RoboCop is a 2003 first-person shooter developed and published by Titus Interactive (who also made the Nintendo 64 Superman game) for the Microsoft Windows (only in Europe), Xbox (in North America and Europe), PlayStation 2 (in Europe and Japan) and Nintendo GameCube (only in Japan). It's based on the movie franchise of the same name. This is the last game developed by Titus, as the company went bankrupt in 2005.
Why It Sucks
- Uninteresting and paper-thin story.
- Campaign mode only has nine missions.
- The levels have no checkpoints, so if you die you must restart the entire mission.
- Every time you die, you are ridiculed by the police chief and booed at by an audience. The phrases used in this screen are the same every time, and it quickly becomes repetitive and annoying since you'll die a lot.
- The levels themselves are drab and have confusing maze-like layouts.
- The missions are challenging, but only because the bullet-sponge enemies have one-hit kill weapons, and RoboCop is incredibly easy to kill due to his inability to duck and vulnerability to gunfire.
- The enemy AI can range from idiotic (standing in one place to shooting at walls) to mindbogglingly godlike (shooting at you from beyond the draw distance with pinpoint accuracy).
- If RoboCop is anywhere near an explosion, he instantly dies.
- Most of RoboCop's special abilities are completely useless: his infrared vision creates a fog-like haze that obscures his viewing distance, and the multi-lock targeting system simply causes RoboCop to shoot at the enemies' cover instead of above it, leaving the zoom-in ability being the only helpful one.
- There are only six weapons in the game and only two of them are particularly effective (the rocket launcher and plasma pistol).
- Enemies can take dozens of bullets from most weapons unless you headshot them.
- Horrendous controls.
- Terrible visuals.
- Poor draw distance.
- Blurry, unfinished textures.
- Awful sound-mixing: the dialogue in the cutscenes is incredibly quiet but the gun sounds and quips from the enemies in gameplay are much louder.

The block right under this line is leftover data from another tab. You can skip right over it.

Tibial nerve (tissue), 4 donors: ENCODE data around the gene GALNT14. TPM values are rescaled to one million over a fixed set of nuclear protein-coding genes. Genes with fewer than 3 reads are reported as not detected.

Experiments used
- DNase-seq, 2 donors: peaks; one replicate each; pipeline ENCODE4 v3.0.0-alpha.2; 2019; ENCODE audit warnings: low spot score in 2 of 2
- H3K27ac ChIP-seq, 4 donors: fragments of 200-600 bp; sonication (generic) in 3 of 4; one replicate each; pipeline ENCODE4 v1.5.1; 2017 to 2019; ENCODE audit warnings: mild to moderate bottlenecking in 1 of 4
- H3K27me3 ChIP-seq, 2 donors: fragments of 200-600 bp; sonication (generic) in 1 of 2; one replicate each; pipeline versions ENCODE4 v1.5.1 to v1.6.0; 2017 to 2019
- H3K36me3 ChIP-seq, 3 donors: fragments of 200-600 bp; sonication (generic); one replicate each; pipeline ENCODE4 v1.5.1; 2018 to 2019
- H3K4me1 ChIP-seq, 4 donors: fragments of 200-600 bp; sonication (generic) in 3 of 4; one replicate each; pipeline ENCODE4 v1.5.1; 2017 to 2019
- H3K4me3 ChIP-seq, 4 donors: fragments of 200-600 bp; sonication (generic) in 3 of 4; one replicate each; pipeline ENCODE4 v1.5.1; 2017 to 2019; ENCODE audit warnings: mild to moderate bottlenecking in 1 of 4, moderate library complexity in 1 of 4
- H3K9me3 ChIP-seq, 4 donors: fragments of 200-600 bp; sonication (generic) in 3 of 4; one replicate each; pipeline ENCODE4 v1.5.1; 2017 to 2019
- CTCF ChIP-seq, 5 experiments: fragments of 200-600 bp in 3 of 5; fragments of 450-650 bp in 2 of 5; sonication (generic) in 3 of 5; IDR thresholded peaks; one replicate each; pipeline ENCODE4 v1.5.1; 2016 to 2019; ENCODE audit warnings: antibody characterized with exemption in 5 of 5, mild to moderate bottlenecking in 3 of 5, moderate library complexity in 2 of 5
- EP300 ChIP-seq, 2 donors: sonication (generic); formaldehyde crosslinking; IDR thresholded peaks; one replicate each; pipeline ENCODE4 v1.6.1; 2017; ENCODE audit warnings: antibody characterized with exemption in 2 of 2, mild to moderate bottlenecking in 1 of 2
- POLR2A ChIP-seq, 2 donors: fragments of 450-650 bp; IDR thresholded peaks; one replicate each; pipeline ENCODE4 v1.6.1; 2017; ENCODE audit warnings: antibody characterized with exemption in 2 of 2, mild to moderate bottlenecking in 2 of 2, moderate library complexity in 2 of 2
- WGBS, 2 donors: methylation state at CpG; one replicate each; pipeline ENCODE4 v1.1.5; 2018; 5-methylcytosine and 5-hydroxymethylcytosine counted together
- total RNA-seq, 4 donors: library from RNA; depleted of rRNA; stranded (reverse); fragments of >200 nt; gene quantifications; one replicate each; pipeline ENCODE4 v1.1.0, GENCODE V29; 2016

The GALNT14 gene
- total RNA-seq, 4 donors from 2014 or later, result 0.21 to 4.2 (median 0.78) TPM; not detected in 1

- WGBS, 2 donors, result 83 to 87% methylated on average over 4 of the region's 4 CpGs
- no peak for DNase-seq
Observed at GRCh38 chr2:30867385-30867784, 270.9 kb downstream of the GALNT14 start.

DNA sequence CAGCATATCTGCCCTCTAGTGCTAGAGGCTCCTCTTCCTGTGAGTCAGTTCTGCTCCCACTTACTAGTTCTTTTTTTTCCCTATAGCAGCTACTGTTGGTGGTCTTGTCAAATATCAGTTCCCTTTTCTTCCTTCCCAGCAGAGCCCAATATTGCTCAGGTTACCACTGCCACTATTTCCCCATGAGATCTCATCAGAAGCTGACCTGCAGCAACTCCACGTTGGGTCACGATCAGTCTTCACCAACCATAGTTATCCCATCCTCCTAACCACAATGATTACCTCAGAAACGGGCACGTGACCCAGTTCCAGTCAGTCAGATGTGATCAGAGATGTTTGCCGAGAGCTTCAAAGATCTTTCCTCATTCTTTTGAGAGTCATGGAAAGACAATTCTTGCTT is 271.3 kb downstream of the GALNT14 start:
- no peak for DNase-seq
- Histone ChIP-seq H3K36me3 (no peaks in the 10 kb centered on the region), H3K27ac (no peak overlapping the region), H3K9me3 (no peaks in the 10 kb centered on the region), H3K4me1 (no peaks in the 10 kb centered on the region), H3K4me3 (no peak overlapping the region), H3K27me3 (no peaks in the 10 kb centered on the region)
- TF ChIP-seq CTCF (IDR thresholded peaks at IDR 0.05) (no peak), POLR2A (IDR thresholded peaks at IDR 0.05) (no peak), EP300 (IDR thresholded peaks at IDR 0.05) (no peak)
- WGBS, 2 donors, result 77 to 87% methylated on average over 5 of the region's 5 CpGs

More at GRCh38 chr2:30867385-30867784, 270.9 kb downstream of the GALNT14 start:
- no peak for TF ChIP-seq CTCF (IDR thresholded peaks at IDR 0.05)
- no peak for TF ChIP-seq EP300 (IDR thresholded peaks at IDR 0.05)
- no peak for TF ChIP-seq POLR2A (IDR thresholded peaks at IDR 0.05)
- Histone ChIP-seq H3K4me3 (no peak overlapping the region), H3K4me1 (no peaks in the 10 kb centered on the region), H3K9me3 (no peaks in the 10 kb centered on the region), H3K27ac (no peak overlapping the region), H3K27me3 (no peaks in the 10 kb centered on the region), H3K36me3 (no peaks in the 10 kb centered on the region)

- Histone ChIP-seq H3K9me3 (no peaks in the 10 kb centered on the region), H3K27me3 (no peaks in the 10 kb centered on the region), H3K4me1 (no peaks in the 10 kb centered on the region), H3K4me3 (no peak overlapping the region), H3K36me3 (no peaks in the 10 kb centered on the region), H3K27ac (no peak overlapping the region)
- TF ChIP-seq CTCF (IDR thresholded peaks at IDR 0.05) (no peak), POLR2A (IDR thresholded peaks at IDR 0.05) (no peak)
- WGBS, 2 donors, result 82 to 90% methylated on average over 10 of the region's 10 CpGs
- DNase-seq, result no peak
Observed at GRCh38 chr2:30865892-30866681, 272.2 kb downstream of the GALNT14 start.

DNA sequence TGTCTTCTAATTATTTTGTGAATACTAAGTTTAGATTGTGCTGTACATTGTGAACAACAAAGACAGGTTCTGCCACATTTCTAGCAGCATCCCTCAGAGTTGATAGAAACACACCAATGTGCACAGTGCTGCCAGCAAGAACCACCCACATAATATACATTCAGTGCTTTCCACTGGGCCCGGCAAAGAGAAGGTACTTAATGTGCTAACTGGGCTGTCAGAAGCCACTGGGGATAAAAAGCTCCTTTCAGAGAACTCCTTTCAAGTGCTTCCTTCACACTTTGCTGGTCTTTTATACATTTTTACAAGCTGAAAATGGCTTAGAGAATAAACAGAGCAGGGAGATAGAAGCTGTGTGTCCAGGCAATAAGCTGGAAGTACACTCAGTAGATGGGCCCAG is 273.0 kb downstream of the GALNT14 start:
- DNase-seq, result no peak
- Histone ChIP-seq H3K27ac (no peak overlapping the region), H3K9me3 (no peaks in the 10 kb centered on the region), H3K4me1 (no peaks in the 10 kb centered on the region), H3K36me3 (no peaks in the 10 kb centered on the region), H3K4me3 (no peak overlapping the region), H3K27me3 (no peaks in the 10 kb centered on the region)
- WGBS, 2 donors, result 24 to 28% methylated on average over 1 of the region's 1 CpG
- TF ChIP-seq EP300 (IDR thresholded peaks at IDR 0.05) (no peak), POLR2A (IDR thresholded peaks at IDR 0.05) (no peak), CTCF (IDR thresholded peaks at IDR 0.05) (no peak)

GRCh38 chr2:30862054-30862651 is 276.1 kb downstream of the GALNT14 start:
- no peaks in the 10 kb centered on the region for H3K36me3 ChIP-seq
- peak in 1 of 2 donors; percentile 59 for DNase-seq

- Bad sound effects.
- Bland, forgettable soundtrack (the RoboCop theme song isn't even in the game).
- Poor voice-acting.
- While RoboCop does occasionally say some of his most famous quotes, most of the time he simply says exclamations such as "Oh yeah!", "Time to meet your maker!", and "Bullseye!". He's supposedly emotionless, so for him to say such things doesn't make sense.
- Terrible collision detection; enemies frequently clip through walls and bullets bounce off what should be holes.
- Many bugs and glitches: you can rescue/arrest people by walking up to the wall opposite of their position and press the rescue/arrest button without having to walk into the room they're in and kill any enemies. Enemies also spazz out depending on how close you are to them and the angle you see them at. They'll spin around and around until you move an inch to the left or right.
- No replay value, as there's no multiplayer mode and no other single-player mode besides the campaign and the ability to replay previously completed levels.
- Costed full-retail price when it was new ($50).
- Puzzling/random release window: North America only received the Xbox version, treating the Xbox version as an exclusive in that region. Japan received the GameCube and PS2 versions and Europe got the PS2, Xbox, and PC versions (the GameCube version was cancelled in the region, much like another Titus game Barbarian).
- False advertising: the back of the game's box touts features such as "Adaptive AI, "Cinematic environments," and "Complex involving story and plotline" (?), neither of which it has. Many of the mentioned "modes" are simply amount to mechanics during gameplay rather than genuine game modes (when they say "Criminal arrest and interrogation mode", what they really mean is "press this button to arrest this fugitive". There's no way to even interrogate anyone). To further rub the salt into the wound, the ending of the game's final "making of" video proclaims RoboCop to be the greatest game ever made.
The Xbox version of RoboCop received a 30/100 on Metacritic, based on nine critic reviews. Alex Navarro of GameSpot gave the game a 2.2 out of 10, stating that everything about the game felt rushed, despite being in development for two years. He concluded that even RoboCop fans wouldn't get any enjoyment from this game, claiming "you'd be infinitely better off just watching any of the movies (yes, even RoboCop 3 AND RoboCop (2014), rather than paying the full retail price for a shoddy product like Robocop for the Xbox."